While family and faith have traditionally been cited as key priorities in the lives of Americans, the latest Barna survey, which randomly queried around 1,000 adult Americans in late January and early February, found that these two essential elements of stable society have taken a hit over the last four years.
While family continues to be the top concern for a majority of Americans, its importance has weakened somewhat in the last four years, with 45 percent calling it the most important priority in their lives, compared to 51 percent in 2006. Nonetheless, Americans continue to count solid marriages and families as their chief priority.
Perhaps most alarming is the finding that while a majority of Americans call themselves Christians, only 12 percent now cite faith as the chief priority in their lives. What the researchers found surprising was that as the economy has tightened significantly, Americans seem to be looking elsewhere for answers. “Despite the fact that more than three-quarters of adults identify themselves as Christians and nearly nine out of 10 Americans believe in God,” noted the Barna report, “matters of ‘faith’ are surprisingly rare when Americans choose their highest priority in life.”
Even among those groups considered active Christians, faith was not listed as a high priority, with less than one-fifth of those self-identifying as Protestants, churchgoers, and non-evangelical born again Christians calling faith a top concern. Among those identifying themselves as Catholic, only four percent said faith was their highest concern, which is only slightly higher than those the poll identified as “unchurched adults” (two percent).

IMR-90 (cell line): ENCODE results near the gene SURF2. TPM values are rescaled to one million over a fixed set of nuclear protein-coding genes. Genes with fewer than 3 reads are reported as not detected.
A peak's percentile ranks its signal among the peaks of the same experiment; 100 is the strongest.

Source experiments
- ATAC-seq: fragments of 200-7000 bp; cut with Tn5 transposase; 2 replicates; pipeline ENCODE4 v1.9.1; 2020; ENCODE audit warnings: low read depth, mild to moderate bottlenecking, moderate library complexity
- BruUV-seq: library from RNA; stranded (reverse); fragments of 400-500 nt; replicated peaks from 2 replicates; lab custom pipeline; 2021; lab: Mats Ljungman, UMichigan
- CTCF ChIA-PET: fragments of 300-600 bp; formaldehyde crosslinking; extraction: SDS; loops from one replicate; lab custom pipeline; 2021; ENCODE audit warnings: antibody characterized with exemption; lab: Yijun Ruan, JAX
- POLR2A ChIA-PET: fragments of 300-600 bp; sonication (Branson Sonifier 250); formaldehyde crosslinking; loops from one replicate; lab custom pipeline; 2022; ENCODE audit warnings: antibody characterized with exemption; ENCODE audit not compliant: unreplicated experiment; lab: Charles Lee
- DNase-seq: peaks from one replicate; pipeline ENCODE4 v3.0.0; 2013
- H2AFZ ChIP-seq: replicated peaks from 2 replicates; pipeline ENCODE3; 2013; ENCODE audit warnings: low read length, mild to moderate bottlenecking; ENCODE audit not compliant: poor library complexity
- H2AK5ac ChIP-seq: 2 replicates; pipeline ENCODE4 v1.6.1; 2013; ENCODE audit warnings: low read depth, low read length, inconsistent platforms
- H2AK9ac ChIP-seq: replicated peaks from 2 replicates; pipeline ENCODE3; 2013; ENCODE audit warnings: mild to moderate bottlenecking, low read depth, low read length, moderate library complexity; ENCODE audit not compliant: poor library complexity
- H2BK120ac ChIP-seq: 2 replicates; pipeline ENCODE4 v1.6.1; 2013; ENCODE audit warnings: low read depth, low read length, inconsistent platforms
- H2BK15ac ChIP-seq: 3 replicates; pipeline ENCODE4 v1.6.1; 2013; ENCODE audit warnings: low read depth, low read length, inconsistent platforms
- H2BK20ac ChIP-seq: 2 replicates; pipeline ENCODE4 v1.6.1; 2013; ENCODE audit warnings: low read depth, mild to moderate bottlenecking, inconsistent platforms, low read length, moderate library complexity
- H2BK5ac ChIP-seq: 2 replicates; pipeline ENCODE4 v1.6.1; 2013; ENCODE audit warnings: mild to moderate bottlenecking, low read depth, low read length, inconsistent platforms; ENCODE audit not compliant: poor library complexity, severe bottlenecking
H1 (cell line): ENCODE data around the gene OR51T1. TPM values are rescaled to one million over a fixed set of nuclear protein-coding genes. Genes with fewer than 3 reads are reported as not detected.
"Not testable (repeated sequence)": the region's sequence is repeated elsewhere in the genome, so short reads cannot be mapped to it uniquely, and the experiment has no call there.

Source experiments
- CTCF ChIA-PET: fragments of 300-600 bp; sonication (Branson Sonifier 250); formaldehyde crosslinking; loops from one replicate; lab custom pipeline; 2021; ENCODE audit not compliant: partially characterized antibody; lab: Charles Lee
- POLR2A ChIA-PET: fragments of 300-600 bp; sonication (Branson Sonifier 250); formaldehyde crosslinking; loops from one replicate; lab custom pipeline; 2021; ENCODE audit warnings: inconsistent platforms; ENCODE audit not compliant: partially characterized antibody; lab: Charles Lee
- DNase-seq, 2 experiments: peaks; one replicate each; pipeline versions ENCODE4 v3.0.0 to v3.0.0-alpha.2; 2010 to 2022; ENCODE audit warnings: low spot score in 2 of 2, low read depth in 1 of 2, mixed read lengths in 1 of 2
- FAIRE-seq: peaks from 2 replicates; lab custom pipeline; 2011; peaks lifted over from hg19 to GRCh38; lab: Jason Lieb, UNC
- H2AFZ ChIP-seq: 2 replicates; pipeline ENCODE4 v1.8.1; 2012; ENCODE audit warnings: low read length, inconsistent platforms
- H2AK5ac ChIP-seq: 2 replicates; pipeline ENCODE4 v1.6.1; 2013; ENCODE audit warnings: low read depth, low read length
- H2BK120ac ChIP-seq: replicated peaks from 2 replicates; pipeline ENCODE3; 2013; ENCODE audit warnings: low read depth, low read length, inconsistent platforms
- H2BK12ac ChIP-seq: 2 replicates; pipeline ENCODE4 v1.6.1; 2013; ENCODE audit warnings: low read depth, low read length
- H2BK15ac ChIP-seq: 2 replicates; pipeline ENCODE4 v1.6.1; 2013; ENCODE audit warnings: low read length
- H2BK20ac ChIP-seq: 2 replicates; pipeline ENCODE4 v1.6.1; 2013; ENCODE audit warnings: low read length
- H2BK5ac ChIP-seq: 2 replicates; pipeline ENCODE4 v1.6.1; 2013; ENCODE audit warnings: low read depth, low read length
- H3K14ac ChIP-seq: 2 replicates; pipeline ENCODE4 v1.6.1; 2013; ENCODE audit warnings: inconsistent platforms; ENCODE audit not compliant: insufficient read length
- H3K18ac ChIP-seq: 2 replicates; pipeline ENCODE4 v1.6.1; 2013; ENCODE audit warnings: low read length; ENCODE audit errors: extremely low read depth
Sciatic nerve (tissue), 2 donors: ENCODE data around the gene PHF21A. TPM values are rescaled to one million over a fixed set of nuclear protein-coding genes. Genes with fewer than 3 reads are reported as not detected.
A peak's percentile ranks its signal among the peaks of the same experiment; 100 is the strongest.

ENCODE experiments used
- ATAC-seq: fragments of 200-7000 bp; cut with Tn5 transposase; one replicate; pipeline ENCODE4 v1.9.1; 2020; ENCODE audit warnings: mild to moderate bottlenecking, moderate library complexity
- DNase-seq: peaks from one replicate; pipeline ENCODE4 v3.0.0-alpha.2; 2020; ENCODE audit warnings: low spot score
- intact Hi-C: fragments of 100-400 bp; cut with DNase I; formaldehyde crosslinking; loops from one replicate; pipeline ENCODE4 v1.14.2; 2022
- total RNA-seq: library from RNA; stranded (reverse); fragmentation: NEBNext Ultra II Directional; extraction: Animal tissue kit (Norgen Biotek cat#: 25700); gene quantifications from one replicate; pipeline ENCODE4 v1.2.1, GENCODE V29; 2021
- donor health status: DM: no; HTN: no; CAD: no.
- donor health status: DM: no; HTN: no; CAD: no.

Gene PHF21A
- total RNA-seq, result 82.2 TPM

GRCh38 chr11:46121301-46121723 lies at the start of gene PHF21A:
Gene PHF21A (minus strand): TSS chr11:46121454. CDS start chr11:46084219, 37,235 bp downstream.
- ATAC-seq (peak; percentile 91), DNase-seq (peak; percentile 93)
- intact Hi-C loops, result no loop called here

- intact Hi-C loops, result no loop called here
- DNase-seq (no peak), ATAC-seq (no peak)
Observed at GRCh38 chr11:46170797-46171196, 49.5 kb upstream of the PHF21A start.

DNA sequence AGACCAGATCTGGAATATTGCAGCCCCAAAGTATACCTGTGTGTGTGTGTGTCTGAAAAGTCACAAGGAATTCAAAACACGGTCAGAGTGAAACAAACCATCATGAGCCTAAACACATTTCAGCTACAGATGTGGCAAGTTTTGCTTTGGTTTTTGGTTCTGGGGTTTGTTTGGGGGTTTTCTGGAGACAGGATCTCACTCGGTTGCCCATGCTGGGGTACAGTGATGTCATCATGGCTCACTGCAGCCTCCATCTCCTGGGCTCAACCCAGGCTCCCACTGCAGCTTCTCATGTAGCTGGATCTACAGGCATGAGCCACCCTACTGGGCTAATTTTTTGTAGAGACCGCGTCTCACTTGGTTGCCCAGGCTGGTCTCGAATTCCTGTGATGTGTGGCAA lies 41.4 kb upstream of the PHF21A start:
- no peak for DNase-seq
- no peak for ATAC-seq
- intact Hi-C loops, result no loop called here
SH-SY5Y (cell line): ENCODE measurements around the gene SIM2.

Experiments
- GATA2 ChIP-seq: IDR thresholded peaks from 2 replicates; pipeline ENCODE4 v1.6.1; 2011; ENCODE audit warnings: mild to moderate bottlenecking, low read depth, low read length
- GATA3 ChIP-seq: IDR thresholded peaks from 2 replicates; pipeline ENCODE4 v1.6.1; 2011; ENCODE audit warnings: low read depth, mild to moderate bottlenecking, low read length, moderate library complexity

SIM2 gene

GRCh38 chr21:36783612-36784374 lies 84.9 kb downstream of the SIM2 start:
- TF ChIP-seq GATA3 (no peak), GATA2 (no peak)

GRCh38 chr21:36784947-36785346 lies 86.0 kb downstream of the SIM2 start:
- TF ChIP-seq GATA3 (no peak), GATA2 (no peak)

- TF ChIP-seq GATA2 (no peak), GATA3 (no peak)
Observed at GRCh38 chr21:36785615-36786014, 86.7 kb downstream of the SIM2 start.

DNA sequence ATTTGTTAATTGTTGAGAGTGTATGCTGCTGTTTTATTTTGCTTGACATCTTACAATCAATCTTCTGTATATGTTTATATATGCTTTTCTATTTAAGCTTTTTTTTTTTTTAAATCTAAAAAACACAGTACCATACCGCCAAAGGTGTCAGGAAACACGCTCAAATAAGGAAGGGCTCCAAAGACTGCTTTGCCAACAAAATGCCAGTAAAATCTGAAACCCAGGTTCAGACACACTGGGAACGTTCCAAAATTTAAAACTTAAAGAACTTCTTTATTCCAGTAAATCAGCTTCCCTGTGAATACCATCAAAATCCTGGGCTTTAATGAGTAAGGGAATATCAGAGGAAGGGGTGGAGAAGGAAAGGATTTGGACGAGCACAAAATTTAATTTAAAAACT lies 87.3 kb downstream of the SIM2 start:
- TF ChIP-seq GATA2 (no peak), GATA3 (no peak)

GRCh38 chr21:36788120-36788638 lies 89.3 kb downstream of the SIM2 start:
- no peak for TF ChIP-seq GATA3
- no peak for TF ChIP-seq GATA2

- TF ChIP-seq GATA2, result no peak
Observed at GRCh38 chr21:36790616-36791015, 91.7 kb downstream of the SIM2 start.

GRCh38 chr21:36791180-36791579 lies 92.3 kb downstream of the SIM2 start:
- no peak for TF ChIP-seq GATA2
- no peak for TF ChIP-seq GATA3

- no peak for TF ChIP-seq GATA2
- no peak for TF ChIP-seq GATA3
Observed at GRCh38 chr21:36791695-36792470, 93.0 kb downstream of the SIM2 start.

Only those identifying themselves as evangelical Christians seemed to embrace their faith as an important concern, with 39 percent saying it is their chief priority in life.
Of the surprisingly small proportion of Americans who place a priority on faith, David Kinnaman, president of the Barna Group and leader of the study said: “The gap is vast between self-described affiliation with Christianity and ascribing highest priority to that faith. When it comes to why so much of American religion seems merely skin-deep, this gap between what people call themselves and what they prioritize is perhaps most telling.”
Of other priorities, the Barna research found that more Americans are focusing their attention on health, leisure, personal comfort, and lifestyle than just a few years ago, with these cumulative elements rising from only 13 percent in 2006 to 20 percent in the most recent Barna polling.
Similarly, more Americans have been prioritizing wealth, financial stability, money, career success, and paying bills, with these priorities rising from nine percent in 2006 to 17 percent in the current Barna research.
Although conventional wisdom says that individuals focus on the “basics” of faith and family in difficult financial times, the Barna study suggests this may not be so. “This research either calls that thinking into question or it tells us that the economy has not been bad enough to cause a significant reprioritization of family and faith,” said Kinnaman.
While the reasons remain unclear, Americans appear to be “focusing increasingly on themselves, trying to solve their problems by being more ‘balanced’ or by simply working harder,” Kinnaman said. “Since the nation’s character is shaped by the collective aspirations of its residents, the economy has revealed Americans’ fixation with individualism and their illusions of being self-made.”
Kinnaman pointed out that the latest study only measures how the economy has impacted Americans' top priorities, and said the Barna Group is currently compiling a broader body of data to determine how the economy may be impacting the religious beliefs and behaviors of Americans.